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Ninety-Seven Percent (97%) of Criminal Bitcoin Flows into Unregulated Cryptocurrency Exchanges According to New Research

CipherTrace Third Quarter Report proves cryptocurrency anti-money laundering laws are effective, and cites $927 million of cryptocurrency stolen during 2018 that needs to be laundered

Menlo Park, CA – October 10, 2018 – Efforts to enact and enforce strong cryptocurrency Anti-Money Laundering (AML) regulations are drastically reducing criminal activity on digital currency exchanges, according to new research released today in the CipherTrace 2018 Q3 Cryptocurrency Anti-Money Laundering Report. The study revealed that 97 percent of direct bitcoin payments from criminals went to exchanges in countries with weak anti-money laundering laws.

Nearly five percent of all bitcoin sent to poorly regulated exchanges comes from criminal activity before the money is moved, undetected, into the global financial payments system. In fact, these exchanges have laundered a significant amount of bitcoin, totaling 380,000 BTC or $2.5 billion at today’s prices.

“This extensive research shows that regulation does have a direct correlation in hindering criminal activity, and we are on the right track to instill further trust in the crypto ecosystem,” commented Dave Jevans, CEO, CipherTrace and co-chair of the Cryptocurrency Working Group at the APWG.org. “We will see the opportunities to launder cryptocurrencies greatly reduced in the coming 18 months as cryptocurrency AML regulations are rolled out globally.”

The report covers the latest legislative changes, as governments around the world are ramping up cryptocurrency AML regulation and enforcement, many by the end of this year. For example, US FinCEN recently clarified its stance on regulation, subjecting crypto-to-crypto exchanges to the Bank Secrecy Act (BSA) rules, focusing on mixing services and enlisting the help of the IRS. The European Commission’s 5th Anti-Money Laundering Directive (AMLD 5) was also entered into force in July and will require G20 nations to comply with strict AML regulations. “Different geographies are competing on regulations and trying to become ‘trusted’ digital currency hubs in order to grow their economies,” added Jevans.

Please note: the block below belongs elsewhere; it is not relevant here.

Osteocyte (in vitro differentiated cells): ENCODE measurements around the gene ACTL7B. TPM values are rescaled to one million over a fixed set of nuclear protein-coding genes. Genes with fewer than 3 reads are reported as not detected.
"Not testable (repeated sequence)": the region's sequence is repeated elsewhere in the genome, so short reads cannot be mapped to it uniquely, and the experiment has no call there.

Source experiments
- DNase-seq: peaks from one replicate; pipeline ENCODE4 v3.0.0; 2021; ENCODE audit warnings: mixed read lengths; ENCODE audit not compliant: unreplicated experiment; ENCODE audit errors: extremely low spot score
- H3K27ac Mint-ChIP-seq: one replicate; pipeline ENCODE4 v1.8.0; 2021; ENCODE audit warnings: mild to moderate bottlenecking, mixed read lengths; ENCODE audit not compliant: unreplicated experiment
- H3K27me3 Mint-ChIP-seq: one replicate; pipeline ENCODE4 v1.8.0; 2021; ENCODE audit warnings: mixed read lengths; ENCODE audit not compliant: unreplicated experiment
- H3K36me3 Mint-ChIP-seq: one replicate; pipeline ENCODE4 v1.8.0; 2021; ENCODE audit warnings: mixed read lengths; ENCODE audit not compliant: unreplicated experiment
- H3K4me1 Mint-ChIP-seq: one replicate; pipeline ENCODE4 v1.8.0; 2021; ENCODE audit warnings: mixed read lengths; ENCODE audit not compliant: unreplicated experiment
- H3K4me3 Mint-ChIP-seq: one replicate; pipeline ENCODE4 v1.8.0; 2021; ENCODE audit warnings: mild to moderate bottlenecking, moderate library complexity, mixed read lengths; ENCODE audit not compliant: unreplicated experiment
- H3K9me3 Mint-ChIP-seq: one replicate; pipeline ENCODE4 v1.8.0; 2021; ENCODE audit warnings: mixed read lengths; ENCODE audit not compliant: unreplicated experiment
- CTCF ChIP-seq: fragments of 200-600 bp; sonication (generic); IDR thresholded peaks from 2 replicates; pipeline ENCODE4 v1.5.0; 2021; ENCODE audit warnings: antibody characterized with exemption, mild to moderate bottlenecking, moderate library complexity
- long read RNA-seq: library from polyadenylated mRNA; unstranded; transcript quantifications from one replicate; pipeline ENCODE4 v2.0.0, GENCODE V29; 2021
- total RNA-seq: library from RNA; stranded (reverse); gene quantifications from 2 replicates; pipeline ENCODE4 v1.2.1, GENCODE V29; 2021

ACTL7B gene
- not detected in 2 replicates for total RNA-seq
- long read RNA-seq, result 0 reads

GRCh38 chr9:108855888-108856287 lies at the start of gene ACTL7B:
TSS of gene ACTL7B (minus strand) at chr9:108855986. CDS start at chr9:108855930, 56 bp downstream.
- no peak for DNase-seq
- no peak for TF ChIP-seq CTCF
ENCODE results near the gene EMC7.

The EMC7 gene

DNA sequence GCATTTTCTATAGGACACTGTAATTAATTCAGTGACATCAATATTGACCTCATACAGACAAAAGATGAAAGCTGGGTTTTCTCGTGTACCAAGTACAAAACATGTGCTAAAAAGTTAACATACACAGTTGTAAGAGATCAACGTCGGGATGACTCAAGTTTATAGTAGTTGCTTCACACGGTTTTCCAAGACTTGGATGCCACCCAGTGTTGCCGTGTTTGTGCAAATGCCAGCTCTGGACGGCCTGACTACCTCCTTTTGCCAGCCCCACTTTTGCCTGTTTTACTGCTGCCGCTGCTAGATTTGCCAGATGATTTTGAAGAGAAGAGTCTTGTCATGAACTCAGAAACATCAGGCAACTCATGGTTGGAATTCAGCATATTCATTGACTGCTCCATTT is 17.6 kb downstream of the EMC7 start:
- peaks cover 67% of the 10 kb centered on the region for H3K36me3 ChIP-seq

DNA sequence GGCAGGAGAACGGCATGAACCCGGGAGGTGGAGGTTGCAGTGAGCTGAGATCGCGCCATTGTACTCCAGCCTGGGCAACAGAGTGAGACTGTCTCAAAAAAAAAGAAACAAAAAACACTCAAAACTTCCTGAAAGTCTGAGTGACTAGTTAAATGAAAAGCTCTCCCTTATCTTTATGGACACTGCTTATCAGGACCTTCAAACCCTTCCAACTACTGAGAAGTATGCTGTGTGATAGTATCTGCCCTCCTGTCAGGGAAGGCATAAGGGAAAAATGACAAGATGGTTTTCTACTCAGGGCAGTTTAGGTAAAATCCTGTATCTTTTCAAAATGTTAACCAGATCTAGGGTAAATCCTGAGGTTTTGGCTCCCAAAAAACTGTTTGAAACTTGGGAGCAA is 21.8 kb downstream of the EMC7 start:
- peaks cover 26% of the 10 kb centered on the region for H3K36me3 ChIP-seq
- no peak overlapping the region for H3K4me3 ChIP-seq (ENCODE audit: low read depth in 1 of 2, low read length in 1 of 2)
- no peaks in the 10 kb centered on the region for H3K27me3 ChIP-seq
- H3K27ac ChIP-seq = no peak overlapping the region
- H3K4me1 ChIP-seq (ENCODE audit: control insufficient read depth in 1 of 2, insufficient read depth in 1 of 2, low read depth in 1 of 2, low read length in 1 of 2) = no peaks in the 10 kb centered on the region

2018 Cryptocurrency Thefts Near One Billion Dollar Mark
During the first three quarters of this year, the report shows $927 million of cryptocurrency reported as stolen from exchanges. The $166 million in reported thefts since the second quarter report was driven by an emerging trend toward more frequent and smaller cyberattacks by sophisticated thieves. CipherTrace estimates that total stolen cryptocurrency reported is expected to hit well over $1 billion by the end of the year – currency that needs to be laundered.

The CipherTrace 2018 Q3 Cryptocurrency Anti-Money Laundering Report provides an in-depth state-of-the-market look at criminal activity and the status of AML regulations by jurisdiction. The report presents an unprecedented quantitative analysis of 45 million transactions at 20 top cryptocurrency exchanges globally between January 2009 until September 20, 2018, and identifies criminal funds from dark markets, extortion, malware, mixer/tumbler/money laundering sites, ransomware, and terrorist financing.

To download the CipherTrace 2018 Q2 Cryptocurrency Anti-Money Laundering Report visit: https://ciphertrace.com/crypto-aml-report-2018q3

About CipherTrace
CipherTrace develops cryptocurrency Anti-Money Laundering, cryptocurrency forensics, and blockchain threat intelligence solutions. Leading exchanges, banks, investigators, regulators and digital asset businesses use CipherTrace to trace transaction flows and comply with regulatory anti-money laundering requirements, fostering trust in the cryptocurrency economy. Its quarterly CipherTrace Cryptocurrency Anti-Money Laundering Report has become an authoritative industry data source. CipherTrace was founded in 2015 by experienced Silicon Valley entrepreneurs with deep expertise in cybersecurity, eCrime, payments, banking, encryption, and virtual currencies. The U.S. Department of Homeland Security Science and Technology (S&T) and DARPA initially funded CipherTrace, and it is backed by leading Silicon Valley venture capital investors. Visit www.ciphertrace.com for more information or follow the company on Twitter: @CipherTrace and LinkedIn: /company/CipherTrace

Media Contacts:
Leslie Kesselring
Kesselring Communications for CipherTrace
leslie@kesscomm.com or media@ciphertrace.com
+1-503-358-1012

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